Rule 2: Fish the right depth


Ronnie Moore

A couple of weeks ago Bryan Partak — who looks to be a serious bass angler — posted a question. He wanted to know about Rule 2. Well Bryan, here we go…

Rule 2 says that after you find the bass you should figure out whether they are on the bottom or suspended. Once you do that you can adjust your presentation and your technique for maximum efficiency. The A.R.E. Truck Caps Bassmaster Elite at Lake Okeechobee is an excellent example of what I’m saying.

Even though I was fishing in about 2 foot of water, some of the bass I caught were on the bottom and some of them were suspended. The smaller bass were on the bottom. I’d drag or short-hop my bait to catch them. The big ones were suspended. They’d hit the lure as soon as it hit the water. I never took one of them off the bottom.

Where they will be at any given time is complicated and not totally consistent. But, if you’re fishing shallow it’s pretty easy to figure it out. Let your bait fall all the way to the bottom and drag it or short-hop it. If you don’t get bit pull it up to the surface and see if they bite it. After you’ve caught a couple you should be able to figure things out and adjust your fishing to whatever’s happening.

One thing about this, though, that you should keep in mind is that sometimes different size fish are holding in the water column at different depths even though they’re in the same place. What I just said about Okeechobee is an example of that. 

If you’re fishing a place and catching smaller bass at one depth, try fishing at a different depth. There’s only a short time in the spring when big bass are mixed in with little bass. One- and 2- pound bass aren’t like 5- and 10-pound bass.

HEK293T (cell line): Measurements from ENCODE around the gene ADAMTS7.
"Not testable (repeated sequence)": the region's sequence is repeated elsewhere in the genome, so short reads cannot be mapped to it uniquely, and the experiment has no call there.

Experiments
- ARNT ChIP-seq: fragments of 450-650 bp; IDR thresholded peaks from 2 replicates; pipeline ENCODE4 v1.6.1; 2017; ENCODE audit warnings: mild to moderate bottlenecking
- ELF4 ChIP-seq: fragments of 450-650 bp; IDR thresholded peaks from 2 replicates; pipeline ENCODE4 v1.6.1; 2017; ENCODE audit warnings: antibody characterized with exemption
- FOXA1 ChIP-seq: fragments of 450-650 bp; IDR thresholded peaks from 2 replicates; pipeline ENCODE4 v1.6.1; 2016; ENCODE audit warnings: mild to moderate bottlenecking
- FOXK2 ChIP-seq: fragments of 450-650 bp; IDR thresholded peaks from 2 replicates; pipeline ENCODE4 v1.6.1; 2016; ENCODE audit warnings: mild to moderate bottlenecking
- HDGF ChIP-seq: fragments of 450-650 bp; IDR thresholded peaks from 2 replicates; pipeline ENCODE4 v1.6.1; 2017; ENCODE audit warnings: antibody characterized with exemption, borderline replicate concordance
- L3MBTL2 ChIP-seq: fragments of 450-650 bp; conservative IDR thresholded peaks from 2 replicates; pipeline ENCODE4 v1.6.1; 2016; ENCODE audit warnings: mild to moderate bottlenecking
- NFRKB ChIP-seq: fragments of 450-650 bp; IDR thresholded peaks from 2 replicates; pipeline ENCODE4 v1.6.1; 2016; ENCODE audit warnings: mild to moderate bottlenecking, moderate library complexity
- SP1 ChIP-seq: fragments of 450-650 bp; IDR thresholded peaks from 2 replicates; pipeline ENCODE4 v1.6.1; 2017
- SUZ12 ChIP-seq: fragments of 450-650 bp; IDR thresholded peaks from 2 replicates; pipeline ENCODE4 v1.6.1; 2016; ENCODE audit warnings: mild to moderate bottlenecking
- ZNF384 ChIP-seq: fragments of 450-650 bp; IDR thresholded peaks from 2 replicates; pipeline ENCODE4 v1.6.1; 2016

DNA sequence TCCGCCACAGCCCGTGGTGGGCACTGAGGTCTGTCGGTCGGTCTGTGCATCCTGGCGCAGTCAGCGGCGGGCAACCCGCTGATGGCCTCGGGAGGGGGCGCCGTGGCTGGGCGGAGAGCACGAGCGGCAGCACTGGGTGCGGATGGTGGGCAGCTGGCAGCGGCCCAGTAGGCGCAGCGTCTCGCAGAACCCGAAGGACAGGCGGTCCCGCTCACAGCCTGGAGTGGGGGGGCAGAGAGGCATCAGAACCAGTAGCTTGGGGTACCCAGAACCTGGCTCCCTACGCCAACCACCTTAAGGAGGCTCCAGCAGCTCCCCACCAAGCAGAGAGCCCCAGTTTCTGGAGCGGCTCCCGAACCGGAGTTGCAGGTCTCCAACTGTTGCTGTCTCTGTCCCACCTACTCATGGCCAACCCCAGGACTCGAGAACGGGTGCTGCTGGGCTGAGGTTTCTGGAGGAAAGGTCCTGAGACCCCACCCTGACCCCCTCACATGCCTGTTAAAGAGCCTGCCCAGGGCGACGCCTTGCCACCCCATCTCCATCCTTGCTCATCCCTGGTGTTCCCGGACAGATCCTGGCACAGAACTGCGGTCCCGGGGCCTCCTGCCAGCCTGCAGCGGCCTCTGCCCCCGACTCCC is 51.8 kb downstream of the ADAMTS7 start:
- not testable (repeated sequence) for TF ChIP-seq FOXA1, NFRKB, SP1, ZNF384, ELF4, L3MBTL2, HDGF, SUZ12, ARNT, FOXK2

One tip that I can give you about all of this is that water color seems to have a big impact on how deep the bass will hold, especially if the water’s real shallow. It seems to me that when the water’s dirty or muddy the bass will suspend more. They don’t like to be on the bottom when it’s real dark. I think that’s because they can’t see.

Here’s the deal: We all talk a lot about a bass’ lateral line and about their ability to smell. That’s fine. It’s probably true. But in the end they’re sight feeders. They see bait, and they attack it. They see our lures, and they attack them. When they can’t see they don’t do either.

Another tip is that water temperature matters. If they’re under something thick in cold water but the sun is out and shining, they’re much more likely to be up high under the mat or heavy overhead cover. I’ve actually seen them touching the underside of a mat under those conditions.

We used to see that a lot. Back when we fished winter Florida tournaments it was common to run around the lake and look for dead mats. Most of them were dark so they held the heat from the sun and warmed the water underneath. The bass would get up so close to them that it was hard to get a hookset. They’d grab whatever you pitched the second it broke through the canopy.

Next time we’ll talk about holding depth in deeper water conditions.

Page views